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Iran: Is Larijani the New Rafsanjani?

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For much of the past 10 days (in fact, for much of the past 20 years) the prevailing wisdom among Iran watchers has been that it is Ali Akbar Hashemi Rafsanjani who holds all the cards in Iranian politics -- and it's easy to understand why. Head of the powerful Assembly of Experts, President from 1989 to 1997, possibly the wealthiest man in Iran, largely responsible for Ali Khamenei's selection as Supreme Leader -- in short, the consummate eminence grise -- Rafsanjani is often ascribed something approaching Rasputin-like influence over all the levers of power in Iran. And since the 12 June presidential elections, speculating on his every move has become something of a parlor game.

But the reality is that Rafsanjani has probably played out his hand. By coming down firmly on the side of Mousavi, he has launched himself into an epic and decisive showdown with the Supreme Leader and President Ahmadinejad (who attacked him repeatedly by name in the pre-election TV debates). Rafsanjani is no longer a kingmaker. He has become, behind the scenes at least, the leader of the opposition.

So where should we be looking for an early indication of which way things might go in Iran's election crisis? Two words: Watch Larijani.

One of Iran's shrewdest political operators, Ali Larijani, the speaker of Iran's parliament, is the country's perennial political bellwether. Uniquely and deeply loyal to the Supreme Leader, Larijani is a bedrock conservative, and a former member of the Revolutionary Guard. But he also has a PhD in Western Philosophy and has written four books on Kant, and is generally seen as someone open to better ties with the West. His open discomfort with Ahmadinejad's rambunctious style has led to frequent clashes with the President in recent years. In 2007, Larijani was removed from his post as Iran's chief nuclear negotiator, in a move seen as an expression of the Supreme Leader's preference for Ahmadinejad's more confrontational approach. But parliament swiftly elected him speaker, in a near-unanimous show of opposition to Ahmadinejad. Throughout his career, Larijani -- the "quiet man" of Iranian politics -- has demonstrated a consistent knack for being in the right place, politically speaking, at the right time.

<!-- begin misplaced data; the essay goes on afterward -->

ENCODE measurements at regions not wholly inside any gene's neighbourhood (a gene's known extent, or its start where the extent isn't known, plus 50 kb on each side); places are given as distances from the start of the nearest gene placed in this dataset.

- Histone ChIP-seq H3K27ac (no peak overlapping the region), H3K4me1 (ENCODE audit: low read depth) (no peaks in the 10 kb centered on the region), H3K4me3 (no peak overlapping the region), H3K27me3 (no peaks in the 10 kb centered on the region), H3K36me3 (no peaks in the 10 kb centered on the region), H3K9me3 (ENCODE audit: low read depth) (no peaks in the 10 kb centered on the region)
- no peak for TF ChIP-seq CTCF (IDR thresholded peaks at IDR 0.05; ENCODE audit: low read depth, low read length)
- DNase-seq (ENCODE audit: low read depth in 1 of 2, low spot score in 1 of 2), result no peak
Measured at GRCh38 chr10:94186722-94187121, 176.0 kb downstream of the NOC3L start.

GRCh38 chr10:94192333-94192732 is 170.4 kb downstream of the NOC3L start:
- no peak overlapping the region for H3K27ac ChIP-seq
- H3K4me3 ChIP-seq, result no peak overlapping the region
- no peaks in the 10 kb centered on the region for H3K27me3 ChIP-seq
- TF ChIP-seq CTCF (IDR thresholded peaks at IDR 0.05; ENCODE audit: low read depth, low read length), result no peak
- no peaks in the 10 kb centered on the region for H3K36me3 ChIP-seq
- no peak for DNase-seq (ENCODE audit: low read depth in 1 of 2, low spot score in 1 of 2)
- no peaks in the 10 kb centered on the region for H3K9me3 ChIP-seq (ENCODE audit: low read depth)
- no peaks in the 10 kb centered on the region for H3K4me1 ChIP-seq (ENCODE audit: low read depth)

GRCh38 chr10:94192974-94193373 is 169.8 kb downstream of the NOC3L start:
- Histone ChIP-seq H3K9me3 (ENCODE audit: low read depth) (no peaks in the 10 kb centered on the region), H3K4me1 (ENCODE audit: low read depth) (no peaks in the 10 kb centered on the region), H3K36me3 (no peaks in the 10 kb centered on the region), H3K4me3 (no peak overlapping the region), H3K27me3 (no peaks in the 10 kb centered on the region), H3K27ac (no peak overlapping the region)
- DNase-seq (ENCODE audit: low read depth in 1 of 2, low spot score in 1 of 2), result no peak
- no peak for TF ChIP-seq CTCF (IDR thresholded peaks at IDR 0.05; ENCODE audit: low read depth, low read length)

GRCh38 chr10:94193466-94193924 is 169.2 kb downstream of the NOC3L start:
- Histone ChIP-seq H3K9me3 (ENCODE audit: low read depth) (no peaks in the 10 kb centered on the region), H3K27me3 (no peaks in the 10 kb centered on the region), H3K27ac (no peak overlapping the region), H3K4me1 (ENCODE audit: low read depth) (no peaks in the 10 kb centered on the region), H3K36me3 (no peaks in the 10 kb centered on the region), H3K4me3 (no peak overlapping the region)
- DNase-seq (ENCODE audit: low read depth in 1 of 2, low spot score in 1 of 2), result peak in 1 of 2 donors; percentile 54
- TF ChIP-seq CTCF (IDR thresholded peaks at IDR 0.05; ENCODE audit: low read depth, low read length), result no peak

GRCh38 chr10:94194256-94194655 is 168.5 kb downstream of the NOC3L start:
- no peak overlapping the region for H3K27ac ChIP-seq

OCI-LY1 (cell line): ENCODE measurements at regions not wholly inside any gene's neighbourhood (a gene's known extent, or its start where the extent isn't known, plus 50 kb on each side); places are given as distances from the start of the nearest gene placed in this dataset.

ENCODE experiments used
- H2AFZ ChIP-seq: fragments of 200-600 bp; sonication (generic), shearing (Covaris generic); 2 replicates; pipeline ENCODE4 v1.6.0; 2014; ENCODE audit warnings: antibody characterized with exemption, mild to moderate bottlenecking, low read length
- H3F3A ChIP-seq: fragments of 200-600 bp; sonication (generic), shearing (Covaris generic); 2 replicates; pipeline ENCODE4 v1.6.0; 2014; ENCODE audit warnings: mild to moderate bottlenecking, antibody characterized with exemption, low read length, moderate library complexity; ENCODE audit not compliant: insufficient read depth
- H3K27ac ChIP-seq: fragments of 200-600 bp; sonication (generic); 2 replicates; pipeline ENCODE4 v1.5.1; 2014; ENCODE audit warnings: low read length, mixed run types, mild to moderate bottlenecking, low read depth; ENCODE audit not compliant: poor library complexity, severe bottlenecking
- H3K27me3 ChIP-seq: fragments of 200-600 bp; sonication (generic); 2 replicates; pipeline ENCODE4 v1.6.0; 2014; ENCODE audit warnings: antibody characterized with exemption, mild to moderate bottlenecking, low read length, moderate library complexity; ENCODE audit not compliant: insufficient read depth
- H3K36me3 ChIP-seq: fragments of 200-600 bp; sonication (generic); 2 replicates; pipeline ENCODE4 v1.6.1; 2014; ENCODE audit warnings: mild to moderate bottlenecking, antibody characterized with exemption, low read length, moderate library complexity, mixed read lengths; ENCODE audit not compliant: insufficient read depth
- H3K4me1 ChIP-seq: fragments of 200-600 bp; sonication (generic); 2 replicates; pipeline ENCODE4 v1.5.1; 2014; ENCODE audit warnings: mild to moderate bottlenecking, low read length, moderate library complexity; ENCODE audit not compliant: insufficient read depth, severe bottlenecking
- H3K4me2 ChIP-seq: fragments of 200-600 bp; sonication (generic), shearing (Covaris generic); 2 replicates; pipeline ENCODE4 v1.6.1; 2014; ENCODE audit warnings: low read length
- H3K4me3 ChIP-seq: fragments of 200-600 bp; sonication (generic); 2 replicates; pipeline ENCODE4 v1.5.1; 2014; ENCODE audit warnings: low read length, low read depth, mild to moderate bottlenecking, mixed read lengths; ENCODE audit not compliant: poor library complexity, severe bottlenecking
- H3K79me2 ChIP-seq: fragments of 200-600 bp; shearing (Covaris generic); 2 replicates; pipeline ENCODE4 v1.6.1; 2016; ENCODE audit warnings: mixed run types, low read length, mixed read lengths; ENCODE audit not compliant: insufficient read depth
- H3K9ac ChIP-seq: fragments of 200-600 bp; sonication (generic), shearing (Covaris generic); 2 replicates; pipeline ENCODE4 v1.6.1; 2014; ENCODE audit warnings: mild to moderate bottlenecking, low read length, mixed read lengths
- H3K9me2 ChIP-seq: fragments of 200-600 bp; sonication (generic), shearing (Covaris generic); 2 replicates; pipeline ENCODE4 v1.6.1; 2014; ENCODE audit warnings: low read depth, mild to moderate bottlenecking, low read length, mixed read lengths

And his reactions to last Friday's elections have been classic Larijani -- deft, malleable, and sharply attuned to the shifting winds. Within hours on Saturday, he had pushed a resolution through the legislature congratulating Ahmadinejad on his resounding re-election -- providing a major boost to the Supreme Leader's efforts to out-maneuver the Mousavi camp in those crucial and confusing early hours. But then came a series of more nuanced statements that have kept everyone guessing as to his "real" allegiance -- and his ultimate intentions. Just since Sunday, he has suggested the Guardian Council might be "biased," accused the state broadcaster of being unfair to protesters in its coverage, held the Interior Ministry responsible for attacks on university dormitories, and demanded television air time for Mousavi to make his case to the public. In the same breath, though, he has lashed out at Britain and America, and criticized protesters for "creating unrest and disrupting public security."

Larijani is certainly not the only key figure to be hedging his bets during this critical time, and hoping not to end up on the wrong side of history. Most of the senior clerics in Qom -- including at least half the members of the Assembly of Experts -- have thus far remained silent and refused to signal a clear show of support for either camp. But Larijani's role is different. As parliament speaker, he doesn't have the luxury of withdrawing into a cocoon of dignified silence until the dust settles. Regardless of whether Mousavi or Ahmadinejad is declared the ultimate victor, the new President will be leading a deeply fractured nation, and will be more reliant than ever on the goodwill of parliament to get his legislative agenda through. More than almost anyone else in Iran, Larijani has the ability to make the new President's life a living hell for the next couple of years.

The fault lines have been drawn at the highest echelons of the Islamic Republic, and it has never been more obvious where everybody stands -- with one notable exception. Watch his every move, his every word.